Today’s How To Guide comes to us courtesy of a good customising mate of mine and fellow Aussie, Douglas Cheung. You probably already know him as @Carllector on Instagram (Follow him now – it’s OK, I’ll wait.) and have seen his awesome work making regular appearances on Your Custom Hotwheels.

Today however Douglas is stepping away from the bench to share with us one of the most awesome little hacks/tricks/tips that I have shared on this blog so far. – Go Mr Cheung!

How To Mold Your Own Hot Wheels Parts

The first thing you are going to need is the product in question – stuff to make a mould with and stuff to put in said mould once you have cast it.

Alright here’s what the pink and white liquid is. It’s the mixed together to create the mould. And when it’s dried it’ll be like rubber softness. flexible but also hard to break:

how to mold hot wheels diecast car parts

This is the “clear” solution I poured into the mould. It’s to create the cast after mixing both bottles of solution. I couldn’t take photos of the mixing part of these solutions bcuz it takes less than a minute to dry after mixing, so everything has to be real quick.

how to mold parts for hot wheels diecast cars

OK But where Can I Purchase This?

Douglas purchased his from a local hobby store but advised that it is also available online.
Randy G Burch, a US based customiser says:
“I get mine at hobby lobby but this stuff is high 30.00 a pd and does not go far and that’s just to make mold!  Found a place online for 100.00 a gal mines called alumilite rtv silicone rubber”

Hope this helps 🙂 … but let’s get back to making engine and body parts for our custom Hot Wheels shall we 😉

Molding Hot Wheels Parts – The Process

Douglas has kindly provided me with a great photo guide that really does speak for itself. I will add additional information after each image where applicable but for the most part the images should guide you through how to mould your own body and engine parts for your custom hotwheels and diecast cars 🙂

how to mould your own hot wheels parts 1

  • First you are going to need a container in which to place your items that you wish to create a casting of. Douglas has opted for a state-of-the-art container that is actually really brilliant because it means accessing the mould when it has hardened is a lot easier. There’s method in this Aussie’s madness I tells ya!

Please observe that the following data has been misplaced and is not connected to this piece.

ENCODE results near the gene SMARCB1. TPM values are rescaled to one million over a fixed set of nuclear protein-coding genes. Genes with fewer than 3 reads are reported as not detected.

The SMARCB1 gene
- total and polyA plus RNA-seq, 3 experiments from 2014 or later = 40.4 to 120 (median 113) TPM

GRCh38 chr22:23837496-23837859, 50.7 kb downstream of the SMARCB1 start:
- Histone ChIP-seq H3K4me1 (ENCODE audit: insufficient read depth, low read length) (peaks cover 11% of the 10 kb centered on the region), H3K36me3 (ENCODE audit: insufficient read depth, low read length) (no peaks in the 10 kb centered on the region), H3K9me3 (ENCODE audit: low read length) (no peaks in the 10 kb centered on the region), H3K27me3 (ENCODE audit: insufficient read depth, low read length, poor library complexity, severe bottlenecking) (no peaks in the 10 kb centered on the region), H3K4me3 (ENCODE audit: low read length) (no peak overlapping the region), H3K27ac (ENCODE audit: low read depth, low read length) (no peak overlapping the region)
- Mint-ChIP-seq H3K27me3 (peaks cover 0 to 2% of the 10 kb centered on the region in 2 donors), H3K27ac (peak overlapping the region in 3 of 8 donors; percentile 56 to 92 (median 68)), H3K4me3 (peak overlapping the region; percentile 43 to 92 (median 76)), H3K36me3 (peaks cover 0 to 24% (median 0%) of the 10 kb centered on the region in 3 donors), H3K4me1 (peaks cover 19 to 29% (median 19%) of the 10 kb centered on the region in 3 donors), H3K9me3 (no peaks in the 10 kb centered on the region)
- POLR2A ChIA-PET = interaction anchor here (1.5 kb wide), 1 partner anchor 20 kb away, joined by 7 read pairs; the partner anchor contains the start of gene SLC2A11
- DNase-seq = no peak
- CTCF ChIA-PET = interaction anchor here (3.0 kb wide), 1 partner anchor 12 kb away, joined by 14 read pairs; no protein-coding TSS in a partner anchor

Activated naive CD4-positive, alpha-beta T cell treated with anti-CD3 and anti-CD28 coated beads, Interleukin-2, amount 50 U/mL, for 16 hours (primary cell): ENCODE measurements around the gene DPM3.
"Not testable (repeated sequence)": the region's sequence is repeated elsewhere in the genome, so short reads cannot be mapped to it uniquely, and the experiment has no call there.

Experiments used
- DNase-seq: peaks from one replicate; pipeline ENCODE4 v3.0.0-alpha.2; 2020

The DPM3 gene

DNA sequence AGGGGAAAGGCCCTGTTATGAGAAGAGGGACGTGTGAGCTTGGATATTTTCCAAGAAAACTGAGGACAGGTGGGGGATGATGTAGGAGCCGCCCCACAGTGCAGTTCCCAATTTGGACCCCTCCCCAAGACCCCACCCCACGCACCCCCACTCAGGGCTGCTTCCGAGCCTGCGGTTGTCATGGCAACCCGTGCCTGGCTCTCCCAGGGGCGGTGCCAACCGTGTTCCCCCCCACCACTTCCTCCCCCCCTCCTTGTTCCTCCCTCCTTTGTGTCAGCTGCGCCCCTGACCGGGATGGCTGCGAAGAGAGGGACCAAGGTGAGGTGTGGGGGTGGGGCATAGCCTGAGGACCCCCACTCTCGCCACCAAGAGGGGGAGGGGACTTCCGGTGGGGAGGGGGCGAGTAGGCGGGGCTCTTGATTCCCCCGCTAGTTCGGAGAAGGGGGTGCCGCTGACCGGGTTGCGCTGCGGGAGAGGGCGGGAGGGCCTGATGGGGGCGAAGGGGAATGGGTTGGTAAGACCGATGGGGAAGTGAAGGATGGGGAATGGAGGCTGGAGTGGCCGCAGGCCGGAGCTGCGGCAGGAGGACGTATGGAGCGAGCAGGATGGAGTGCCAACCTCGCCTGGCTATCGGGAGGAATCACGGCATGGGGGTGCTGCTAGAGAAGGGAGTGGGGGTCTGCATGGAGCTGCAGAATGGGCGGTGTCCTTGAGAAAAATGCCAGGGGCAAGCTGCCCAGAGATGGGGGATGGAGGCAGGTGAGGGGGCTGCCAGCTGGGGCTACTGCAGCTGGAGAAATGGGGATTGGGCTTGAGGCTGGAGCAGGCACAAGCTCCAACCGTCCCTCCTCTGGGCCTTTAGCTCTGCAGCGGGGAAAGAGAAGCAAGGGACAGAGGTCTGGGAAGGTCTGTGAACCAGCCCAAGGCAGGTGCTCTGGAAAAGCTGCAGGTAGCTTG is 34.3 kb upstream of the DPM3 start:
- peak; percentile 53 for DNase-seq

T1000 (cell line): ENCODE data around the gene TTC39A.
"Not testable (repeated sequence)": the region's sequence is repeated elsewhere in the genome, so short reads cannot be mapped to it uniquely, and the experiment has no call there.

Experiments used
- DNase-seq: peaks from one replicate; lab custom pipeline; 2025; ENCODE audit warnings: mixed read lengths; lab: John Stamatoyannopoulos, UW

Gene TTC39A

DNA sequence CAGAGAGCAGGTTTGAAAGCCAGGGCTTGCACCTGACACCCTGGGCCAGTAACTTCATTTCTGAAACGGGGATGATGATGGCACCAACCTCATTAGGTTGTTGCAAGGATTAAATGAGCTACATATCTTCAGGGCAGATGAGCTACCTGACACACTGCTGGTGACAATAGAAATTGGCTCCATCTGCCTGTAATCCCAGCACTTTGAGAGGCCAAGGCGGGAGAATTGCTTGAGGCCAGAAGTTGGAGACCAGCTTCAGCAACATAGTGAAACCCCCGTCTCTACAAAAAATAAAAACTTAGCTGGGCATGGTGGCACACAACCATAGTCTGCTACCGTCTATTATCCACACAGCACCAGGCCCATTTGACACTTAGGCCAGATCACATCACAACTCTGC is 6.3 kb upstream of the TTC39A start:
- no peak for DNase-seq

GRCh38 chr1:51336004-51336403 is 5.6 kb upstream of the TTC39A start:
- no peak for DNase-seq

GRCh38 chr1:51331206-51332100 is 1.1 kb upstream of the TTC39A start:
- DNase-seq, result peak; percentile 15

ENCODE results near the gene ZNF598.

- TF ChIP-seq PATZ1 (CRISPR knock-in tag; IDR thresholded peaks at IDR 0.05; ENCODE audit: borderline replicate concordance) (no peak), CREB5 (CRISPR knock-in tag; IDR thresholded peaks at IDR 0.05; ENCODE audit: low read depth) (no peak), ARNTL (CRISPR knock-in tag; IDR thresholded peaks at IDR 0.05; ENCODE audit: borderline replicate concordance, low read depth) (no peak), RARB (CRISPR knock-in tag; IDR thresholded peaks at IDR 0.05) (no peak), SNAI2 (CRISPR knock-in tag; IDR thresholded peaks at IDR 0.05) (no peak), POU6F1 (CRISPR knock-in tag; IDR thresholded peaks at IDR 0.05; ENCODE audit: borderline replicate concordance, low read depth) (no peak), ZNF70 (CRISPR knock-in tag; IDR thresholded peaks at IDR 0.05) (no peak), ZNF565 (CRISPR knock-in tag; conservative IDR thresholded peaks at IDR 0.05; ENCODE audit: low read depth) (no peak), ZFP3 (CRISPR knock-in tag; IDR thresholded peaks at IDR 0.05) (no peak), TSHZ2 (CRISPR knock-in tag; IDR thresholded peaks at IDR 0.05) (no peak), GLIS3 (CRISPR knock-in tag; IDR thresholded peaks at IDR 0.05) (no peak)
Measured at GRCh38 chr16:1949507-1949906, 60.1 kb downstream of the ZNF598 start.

how to mould your own hot wheels parts 2

  • Next take your PinkSil solution and mix it in the ratio as stated on the box – I’ll assume 50/50 from the image above.

how to mould your own hot wheels parts 3

how to mould your own hot wheels parts 4

how to mould your own hot wheels parts 5

how to mould your own hot wheels parts 6

how to mould your own hot wheels parts 7

  • Mix the solutions and stir it until it is a consistent colour and then pour it over the parts you want copies of until they are completely immersed in the pink goo.

how to mould your own hot wheels parts 8

  • Wait for the casting to harden – remember it will dry to a rubbery softness that is flexible so when it feels like that you are good to go. *The box will obviously state how long this part will take – and I imagine each brand or type is slightly different.

how to mould your own hot wheels parts 9

  • Now take your ‘Clear Solution’ (the second one) and pour it into the holes – that’s your mould in case you were wondering :p
    This solution sets in less than a minute (hence the lack of images) and so make sure you have everything ready and you’re not frantically trying to find your mould or a flat surface while holding the rapidly setting clear solution.

how to mould your own hot wheels parts 10

  • Because the pink solution which created our mould is flexible it allows us to (fairly) easily extract our cast pieces from the mould. I’m seeing lots of Mitusbishi Double Shotz engine blocks and I’m also seeing some deep dish Work Meister style wheels. Someone’s been reading my How To Guides 😉

And that’s it – easy as pie. Could probably cast one of those too, if that’s how you roll. Pies roll!… but I digress.

Thank You Douglas Cheung aka @Carllector

Once again I would like to send a huge shout out and thank you to Douglas for sharing this information on My Custom Hotwheels Facebook Group and allowing me to share it here. Be sure to follow Douglas on Instagram HERE and also go check out his Facebook Page HERE

And if you’re not already a member of our rapidly growing Facebook Network then be sure to pop on over and say G’day – everyone is welcome and we are all here to learn from each other. The links up in the last paragraph in case you missed it 😉




Pin It on Pinterest

Share This

Share This

Share this post with your friends!